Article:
If you are running a business, chances are that from time to time you will have to buy business items with non-business funds i.e. your own cash, personal credit cards, personal savings/cheque accounts etc. It is important to include these sorts of purchases in the business accounts because not only do they help to tell your business “story”, but they also assist in reducing tax debt. However, as the items haven’t been purchased via the business bank account, it is easy for business owners to forget about them! What is required is a system that will help you get your cash receipts organised so that they are never forgotten again. Below is such a system which you will hopefully find useful if you do your own bookkeeping and/or if you utilize a bookkeeper/accountant.
Okay so we’ve established it’s importance to include those cash receipts in your business accounts but what do you do with them all? Here are my 7 steps to getting organised with cash receipts:
1. Empty your wallet or bag of all receipts every week and keep them in an easily remembered and accessible place on or near your office desk.
2. Pick a time during the week that you can put aside in order to sort through the receipts. This might be when you do your other bookkeeping tasks.
3. The first thing to do is sort the receipts into these groups: “Credit Card”, “Cheque/Savings Account” and “Cash”.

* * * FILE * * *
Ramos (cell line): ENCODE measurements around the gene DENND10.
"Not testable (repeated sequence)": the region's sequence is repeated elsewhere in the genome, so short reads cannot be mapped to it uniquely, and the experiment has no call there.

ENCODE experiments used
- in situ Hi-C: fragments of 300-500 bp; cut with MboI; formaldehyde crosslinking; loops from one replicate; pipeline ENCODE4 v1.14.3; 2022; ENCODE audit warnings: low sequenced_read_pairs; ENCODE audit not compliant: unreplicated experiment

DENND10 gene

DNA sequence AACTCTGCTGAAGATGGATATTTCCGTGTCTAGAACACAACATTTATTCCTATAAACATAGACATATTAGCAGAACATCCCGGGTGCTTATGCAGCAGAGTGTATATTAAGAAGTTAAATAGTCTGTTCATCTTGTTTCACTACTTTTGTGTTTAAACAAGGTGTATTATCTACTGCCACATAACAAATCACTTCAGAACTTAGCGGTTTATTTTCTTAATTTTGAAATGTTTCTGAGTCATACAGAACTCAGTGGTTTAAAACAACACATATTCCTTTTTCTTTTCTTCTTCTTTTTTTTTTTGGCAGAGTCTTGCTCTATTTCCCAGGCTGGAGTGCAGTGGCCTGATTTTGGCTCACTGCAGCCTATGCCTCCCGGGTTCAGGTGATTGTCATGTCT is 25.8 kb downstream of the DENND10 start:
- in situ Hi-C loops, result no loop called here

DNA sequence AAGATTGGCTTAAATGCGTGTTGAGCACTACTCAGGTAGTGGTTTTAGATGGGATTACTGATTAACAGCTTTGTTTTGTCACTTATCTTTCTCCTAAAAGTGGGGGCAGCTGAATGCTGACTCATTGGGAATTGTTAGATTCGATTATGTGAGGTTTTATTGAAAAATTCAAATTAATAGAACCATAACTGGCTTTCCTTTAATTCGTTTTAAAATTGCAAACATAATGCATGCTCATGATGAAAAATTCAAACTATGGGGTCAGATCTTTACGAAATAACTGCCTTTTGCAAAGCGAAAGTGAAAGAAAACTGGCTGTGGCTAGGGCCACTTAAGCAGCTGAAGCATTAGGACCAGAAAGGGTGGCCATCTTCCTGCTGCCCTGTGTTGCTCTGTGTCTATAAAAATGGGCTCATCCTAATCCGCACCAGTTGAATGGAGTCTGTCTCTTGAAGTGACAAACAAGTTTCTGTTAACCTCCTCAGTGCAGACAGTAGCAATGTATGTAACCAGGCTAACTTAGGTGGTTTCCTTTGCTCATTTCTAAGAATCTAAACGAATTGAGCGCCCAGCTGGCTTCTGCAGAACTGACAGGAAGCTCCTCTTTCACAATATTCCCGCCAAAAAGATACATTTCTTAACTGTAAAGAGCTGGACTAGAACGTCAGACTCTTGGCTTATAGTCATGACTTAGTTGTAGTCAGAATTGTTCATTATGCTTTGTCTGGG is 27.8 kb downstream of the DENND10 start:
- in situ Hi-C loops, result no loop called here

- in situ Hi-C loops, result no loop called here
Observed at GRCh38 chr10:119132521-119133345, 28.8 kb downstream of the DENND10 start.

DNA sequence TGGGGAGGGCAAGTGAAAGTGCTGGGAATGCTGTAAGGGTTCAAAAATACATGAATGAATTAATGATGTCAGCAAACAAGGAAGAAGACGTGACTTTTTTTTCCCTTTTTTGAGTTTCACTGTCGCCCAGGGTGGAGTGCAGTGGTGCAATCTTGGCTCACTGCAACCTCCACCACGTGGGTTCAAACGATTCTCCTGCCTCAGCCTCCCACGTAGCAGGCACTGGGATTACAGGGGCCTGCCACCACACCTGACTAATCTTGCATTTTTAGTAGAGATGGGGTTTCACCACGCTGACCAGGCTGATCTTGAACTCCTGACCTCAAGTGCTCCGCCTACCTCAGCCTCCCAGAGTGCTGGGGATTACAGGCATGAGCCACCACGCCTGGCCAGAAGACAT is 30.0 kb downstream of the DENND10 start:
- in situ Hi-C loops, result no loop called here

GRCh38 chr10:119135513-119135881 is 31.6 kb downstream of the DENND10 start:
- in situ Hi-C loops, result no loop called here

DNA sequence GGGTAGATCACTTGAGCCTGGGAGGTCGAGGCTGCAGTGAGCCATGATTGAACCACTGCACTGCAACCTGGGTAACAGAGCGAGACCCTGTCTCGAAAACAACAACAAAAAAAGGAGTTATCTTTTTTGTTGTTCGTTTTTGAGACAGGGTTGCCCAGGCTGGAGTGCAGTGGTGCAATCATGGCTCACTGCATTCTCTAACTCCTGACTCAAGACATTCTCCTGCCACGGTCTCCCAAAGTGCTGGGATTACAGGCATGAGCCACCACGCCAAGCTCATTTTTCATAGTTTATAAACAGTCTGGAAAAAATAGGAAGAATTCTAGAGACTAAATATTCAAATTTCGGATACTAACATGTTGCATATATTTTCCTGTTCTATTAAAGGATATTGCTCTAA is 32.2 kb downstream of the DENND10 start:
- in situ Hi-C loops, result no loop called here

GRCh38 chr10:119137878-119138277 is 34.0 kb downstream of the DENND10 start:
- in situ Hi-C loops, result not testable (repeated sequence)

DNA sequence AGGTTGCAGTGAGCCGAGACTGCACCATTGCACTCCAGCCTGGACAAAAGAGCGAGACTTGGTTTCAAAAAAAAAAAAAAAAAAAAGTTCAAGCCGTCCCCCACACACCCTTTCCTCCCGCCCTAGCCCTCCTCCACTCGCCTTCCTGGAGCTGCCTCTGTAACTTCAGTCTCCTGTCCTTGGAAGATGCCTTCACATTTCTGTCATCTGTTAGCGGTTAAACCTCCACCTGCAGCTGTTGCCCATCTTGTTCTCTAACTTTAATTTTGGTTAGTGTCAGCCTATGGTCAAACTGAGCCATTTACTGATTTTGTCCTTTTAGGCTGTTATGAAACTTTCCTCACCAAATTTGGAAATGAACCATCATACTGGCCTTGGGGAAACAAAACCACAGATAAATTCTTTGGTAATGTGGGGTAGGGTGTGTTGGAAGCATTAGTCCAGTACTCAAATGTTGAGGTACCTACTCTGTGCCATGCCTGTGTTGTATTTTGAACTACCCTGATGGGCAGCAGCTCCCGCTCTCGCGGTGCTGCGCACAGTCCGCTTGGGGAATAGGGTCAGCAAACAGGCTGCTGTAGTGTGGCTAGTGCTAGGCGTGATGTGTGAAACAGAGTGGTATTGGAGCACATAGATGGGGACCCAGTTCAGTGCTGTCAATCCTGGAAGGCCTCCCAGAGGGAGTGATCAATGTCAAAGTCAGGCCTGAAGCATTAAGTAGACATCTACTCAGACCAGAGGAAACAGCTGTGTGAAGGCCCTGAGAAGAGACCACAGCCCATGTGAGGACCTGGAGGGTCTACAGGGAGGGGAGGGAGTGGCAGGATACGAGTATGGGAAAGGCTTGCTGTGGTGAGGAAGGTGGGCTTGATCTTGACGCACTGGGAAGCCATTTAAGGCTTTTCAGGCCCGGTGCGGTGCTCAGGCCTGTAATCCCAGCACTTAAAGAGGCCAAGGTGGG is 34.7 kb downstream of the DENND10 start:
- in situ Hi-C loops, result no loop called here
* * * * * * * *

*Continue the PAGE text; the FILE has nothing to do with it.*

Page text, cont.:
4. Next, scour each receipt for items you believe are business-related and mark them with a highlighter pen. Make notes next items which require special attention especially if you think the bookkeeper/accountant needs to be made aware of special circumstances regarding particular transactions. Mark items that you think might be business-related but aren’t sure if they are – your bookkeeper/accountant will be able to assist you with these items and you never know, an item that you thought would not be tax deductible, may well be!
5. Next, order the receipts by date – this makes it easier when it comes time to enter them into your accounts and if you have a bookkeeper, will save him/her loads of time.
6. If you are preparing the receipts for your bookkeeper/accountant, gather the receipts together and place in an envelope and mark the envelope “Cash Purchases for the Month of _____”. This will alert the bookkeeper/accountant to the fact that these receipts are not related to any business bank statement you may provide.
7. Lastly, enter the receipt data into the accounts (if you do your own bookkeeping) or this will be done by your bookkeeper. (Note, there are several programs available currently that will automatically “push” your receipts into your accounting program (not all accounting programs support this). The 3 programs I recommend for this job are Receipt Bank, Shoeboxed and Invitbox – check them out if you think this is something that might assist you).
So don’t forget your cash receipts people! Not only do they help to paint the picture of your business “story” but they often include items which are tax deductible, there-by helping to reduce your overall tax debt. Also, if you are registered for GST, they assist in reducing your BAS liability, and as we know, every little bit helps! It’s so easy to forget those receipts swimming around in the bottom of your bag or squished into the corner of your wallet! Try utilizing my tips above and see if you can’t just get a little bit more organised! Remember, good record keeping will make the job easier and if you have a bookkeeper, will save him/her time which in turn will save you dollars on bookkeeping fees!
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